GEORGE m English, Romanian
From the Greek name Γεωργιος (Georgios), which was derived from the Greek word γεωργος (georgos) meaning "farmer, earthworker", itself derived from the elements γη (ge) meaning "earth" and εργον (ergon) meaning "work". Saint George was a 3rd-century Roman soldier from Palestine who was martyred during the persecutions of Emperor Diocletian. Later legends describe his defeat of a dragon, with which he was often depicted in medieval art.... [more]
GINA f Italian, English, Swedish, Norwegian, Danish
Short form of GEORGINA, REGINA, LUIGINA, and other names ending in gina. It can also be used as a diminutive of VIRGINIA or EUGENIA. It was popularized in the 1950s by Italian actress Gina Lollobrigida (1927-), whose birth name was Luigina.
HARRY m English
Medieval English form of HENRY. In modern times it is used as a diminutive of both Henry and HAROLD. A famous bearer was American president Harry S. Truman (1884-1972). It is also the name of the boy wizard in J. K. Rowling's Harry Potter series of books, first released in 1997.
ISAAC m English, Spanish, Catalan, Jewish, Biblical, Biblical Latin
From the Hebrew name יִצְחָק (Yitzchaq) meaning "he will laugh, he will rejoice", derived from צָחַק (tzachaq) meaning "to laugh". The Old Testament explains this meaning, by recounting that Abraham laughed when God told him that his aged wife Sarah would become pregnant with Isaac (see Genesis 17:17), and later Sarah laughed when overhearing the same prophecy (see Genesis 18:12). When Isaac was a boy, God tested Abraham's faith by ordering him to sacrifice his son, though an angel prevented the act at the last moment. Isaac went on to become the father of Esau and Jacob with his wife Rebecca.... [more]
ISAIAH m English, Biblical
From the Hebrew name יְשַׁעְיָהוּ (Yesha'yahu) meaning "YAHWEH is salvation", from the roots יָשַׁע (yasha') meaning "to save" and יָה (yah) referring to the Hebrew God. Isaiah is one of the four major prophets of the Old Testament, supposedly the author of the Book of Isaiah. He was from Jerusalem and probably lived in the 8th century BC, at a time when Assyria threatened the Kingdom of Judah. As an English Christian name, Isaiah was first used after the Protestant Reformation.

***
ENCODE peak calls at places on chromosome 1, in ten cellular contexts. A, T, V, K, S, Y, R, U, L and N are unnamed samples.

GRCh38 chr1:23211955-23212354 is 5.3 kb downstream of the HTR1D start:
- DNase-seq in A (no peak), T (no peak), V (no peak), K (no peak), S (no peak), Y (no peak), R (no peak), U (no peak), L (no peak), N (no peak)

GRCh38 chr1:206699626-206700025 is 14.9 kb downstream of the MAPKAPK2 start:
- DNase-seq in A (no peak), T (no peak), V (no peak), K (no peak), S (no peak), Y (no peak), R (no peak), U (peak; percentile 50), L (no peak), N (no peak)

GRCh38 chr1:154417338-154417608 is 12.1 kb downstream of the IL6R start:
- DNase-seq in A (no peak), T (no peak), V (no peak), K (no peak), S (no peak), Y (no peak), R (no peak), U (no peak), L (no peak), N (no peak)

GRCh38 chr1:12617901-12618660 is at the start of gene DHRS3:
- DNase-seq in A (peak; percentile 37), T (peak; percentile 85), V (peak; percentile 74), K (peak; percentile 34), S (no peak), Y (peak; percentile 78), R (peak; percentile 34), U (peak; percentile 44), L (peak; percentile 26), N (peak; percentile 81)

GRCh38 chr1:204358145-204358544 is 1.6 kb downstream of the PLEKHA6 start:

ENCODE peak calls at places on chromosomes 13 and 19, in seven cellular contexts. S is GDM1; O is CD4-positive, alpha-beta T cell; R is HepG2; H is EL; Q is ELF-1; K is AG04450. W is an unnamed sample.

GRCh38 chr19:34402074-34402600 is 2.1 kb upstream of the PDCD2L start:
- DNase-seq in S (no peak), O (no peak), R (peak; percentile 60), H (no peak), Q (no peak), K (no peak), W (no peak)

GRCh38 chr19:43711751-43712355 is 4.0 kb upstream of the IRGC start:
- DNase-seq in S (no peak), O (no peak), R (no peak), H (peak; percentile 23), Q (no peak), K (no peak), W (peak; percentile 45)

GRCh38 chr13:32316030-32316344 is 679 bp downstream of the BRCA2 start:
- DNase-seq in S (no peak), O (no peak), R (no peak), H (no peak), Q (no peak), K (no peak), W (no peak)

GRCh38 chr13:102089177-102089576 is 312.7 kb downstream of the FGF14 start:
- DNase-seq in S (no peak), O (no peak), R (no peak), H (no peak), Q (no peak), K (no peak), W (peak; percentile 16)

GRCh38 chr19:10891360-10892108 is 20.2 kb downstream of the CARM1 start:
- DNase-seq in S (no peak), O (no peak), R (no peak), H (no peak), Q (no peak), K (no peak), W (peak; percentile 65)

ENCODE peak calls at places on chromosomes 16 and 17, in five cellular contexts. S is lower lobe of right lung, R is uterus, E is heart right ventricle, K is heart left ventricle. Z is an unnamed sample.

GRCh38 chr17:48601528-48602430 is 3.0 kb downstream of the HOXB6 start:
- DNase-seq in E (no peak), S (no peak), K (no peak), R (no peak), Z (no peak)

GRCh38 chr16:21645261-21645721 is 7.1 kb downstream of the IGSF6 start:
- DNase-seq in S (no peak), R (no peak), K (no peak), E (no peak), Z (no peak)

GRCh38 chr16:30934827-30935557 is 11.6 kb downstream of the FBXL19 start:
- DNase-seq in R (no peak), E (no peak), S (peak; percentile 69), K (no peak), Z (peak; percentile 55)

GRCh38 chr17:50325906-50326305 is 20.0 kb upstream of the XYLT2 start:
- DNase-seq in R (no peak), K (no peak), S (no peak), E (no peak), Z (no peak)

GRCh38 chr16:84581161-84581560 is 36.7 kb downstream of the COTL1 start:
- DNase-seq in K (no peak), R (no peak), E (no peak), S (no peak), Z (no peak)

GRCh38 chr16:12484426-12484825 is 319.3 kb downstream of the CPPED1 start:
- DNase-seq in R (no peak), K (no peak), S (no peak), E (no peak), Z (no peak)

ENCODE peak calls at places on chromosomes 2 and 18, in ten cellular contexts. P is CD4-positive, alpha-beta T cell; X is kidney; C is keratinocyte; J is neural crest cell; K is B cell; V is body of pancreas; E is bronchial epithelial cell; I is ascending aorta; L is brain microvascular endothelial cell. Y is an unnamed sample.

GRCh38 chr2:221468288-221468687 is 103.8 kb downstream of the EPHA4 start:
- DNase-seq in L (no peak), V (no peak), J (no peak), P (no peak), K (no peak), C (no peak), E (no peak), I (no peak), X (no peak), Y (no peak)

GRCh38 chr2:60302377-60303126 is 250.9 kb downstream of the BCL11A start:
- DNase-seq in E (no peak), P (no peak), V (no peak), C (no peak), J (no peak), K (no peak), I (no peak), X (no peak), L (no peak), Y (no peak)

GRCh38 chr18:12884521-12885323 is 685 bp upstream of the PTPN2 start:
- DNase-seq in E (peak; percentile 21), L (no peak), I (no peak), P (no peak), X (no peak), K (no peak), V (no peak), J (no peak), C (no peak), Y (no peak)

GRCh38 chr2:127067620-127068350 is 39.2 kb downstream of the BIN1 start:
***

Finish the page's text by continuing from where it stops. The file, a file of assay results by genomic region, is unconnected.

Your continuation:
JACK m English
Derived from Jackin (earlier Jankin), a medieval diminutive of JOHN. It is often regarded as an independent name. During the Middle Ages it was very common, and it became a slang word meaning "man". It was frequently used in fairy tales and nursery rhymes, such as Jack and the Beanstalk, Little Jack Horner, and Jack Sprat.... [more]
JIM m English
Medieval diminutive of JAMES.
KEITH m English, Scottish
From a Scottish surname that was originally derived from a place name, itself probably derived from the Brythonic element cet meaning "wood". This was the surname of a long line of Scottish nobles. It has been used as a given name since the 19th century.
LILLY f English, Norwegian, Danish, Swedish
English variant of LILY. It is also used in Scandinavia, as a form of LILY or a diminutive of ELISABETH.
LOUISE f French, English, Danish, Swedish, Dutch, German
French feminine form of LOUIS.
LYSANDER m Ancient Greek (Latinized)
Latinized form of the Greek name Λυσανδρος (Lysandros), derived from Greek λυσις (lysis) meaning "a release" and ανηρ (aner) meaning "man" (genitive ανδρος). This was the name of a notable 5th-century BC Spartan general and naval commander.
MICHAEL m English, German, Swedish, Norwegian, Danish, Dutch, Czech, Biblical, Biblical Latin, Biblical Greek